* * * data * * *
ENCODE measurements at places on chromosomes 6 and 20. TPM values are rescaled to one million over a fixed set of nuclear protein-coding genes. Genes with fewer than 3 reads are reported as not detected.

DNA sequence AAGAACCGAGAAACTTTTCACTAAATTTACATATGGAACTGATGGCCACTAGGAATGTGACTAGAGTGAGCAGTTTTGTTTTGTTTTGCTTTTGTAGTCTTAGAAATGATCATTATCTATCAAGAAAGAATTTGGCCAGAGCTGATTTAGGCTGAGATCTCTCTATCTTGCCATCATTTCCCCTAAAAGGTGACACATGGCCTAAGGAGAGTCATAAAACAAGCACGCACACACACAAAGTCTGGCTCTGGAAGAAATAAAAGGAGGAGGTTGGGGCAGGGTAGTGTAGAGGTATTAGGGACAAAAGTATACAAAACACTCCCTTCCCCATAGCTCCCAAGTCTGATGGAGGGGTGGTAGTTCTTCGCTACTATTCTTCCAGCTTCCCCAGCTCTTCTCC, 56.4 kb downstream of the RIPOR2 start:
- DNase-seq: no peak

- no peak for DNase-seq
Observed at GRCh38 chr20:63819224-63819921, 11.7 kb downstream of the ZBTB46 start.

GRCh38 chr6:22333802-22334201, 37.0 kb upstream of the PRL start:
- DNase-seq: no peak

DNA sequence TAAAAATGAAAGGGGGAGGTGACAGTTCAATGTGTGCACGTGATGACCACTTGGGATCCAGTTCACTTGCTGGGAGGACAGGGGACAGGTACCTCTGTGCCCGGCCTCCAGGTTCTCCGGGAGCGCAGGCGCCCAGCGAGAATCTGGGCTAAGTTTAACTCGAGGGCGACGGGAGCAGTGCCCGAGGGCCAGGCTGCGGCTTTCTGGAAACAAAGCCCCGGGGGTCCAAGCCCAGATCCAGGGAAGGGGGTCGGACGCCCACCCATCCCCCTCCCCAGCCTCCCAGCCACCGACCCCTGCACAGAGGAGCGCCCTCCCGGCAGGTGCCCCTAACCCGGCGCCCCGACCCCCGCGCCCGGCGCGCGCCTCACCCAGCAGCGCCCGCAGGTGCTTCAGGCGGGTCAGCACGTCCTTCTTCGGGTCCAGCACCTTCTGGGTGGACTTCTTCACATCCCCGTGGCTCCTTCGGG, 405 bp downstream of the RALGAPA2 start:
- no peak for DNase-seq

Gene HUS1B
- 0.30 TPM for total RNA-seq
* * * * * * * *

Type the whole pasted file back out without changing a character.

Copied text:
ENCODE measurements at places on chromosomes 6 and 20. TPM values are rescaled to one million over a fixed set of nuclear protein-coding genes. Genes with fewer than 3 reads are reported as not detected.

DNA sequence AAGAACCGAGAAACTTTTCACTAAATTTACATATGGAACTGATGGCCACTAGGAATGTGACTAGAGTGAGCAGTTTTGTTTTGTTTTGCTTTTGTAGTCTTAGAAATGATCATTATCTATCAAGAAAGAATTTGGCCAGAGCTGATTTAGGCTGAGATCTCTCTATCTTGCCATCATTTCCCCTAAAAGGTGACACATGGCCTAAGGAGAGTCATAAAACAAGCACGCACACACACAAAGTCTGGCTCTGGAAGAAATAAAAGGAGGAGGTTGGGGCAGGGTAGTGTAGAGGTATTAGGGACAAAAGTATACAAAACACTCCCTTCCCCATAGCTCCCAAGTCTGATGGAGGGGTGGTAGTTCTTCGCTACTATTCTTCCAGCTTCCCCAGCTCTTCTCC, 56.4 kb downstream of the RIPOR2 start:
- DNase-seq: no peak

- no peak for DNase-seq
Observed at GRCh38 chr20:63819224-63819921, 11.7 kb downstream of the ZBTB46 start.

GRCh38 chr6:22333802-22334201, 37.0 kb upstream of the PRL start:
- DNase-seq: no peak

DNA sequence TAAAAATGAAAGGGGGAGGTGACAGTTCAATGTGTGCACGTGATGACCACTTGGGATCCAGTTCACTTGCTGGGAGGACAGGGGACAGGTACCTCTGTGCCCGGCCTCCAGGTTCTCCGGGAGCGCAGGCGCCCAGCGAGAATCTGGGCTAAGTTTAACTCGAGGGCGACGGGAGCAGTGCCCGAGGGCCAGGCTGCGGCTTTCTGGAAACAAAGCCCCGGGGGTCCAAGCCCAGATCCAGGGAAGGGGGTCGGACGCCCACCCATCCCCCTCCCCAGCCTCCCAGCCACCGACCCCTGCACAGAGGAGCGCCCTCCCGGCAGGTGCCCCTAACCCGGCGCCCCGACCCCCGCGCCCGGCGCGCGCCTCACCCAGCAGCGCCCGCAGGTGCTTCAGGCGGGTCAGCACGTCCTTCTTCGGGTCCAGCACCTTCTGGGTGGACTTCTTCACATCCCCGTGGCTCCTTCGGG, 405 bp downstream of the RALGAPA2 start:
- no peak for DNase-seq

Gene HUS1B
- 0.30 TPM for total RNA-seq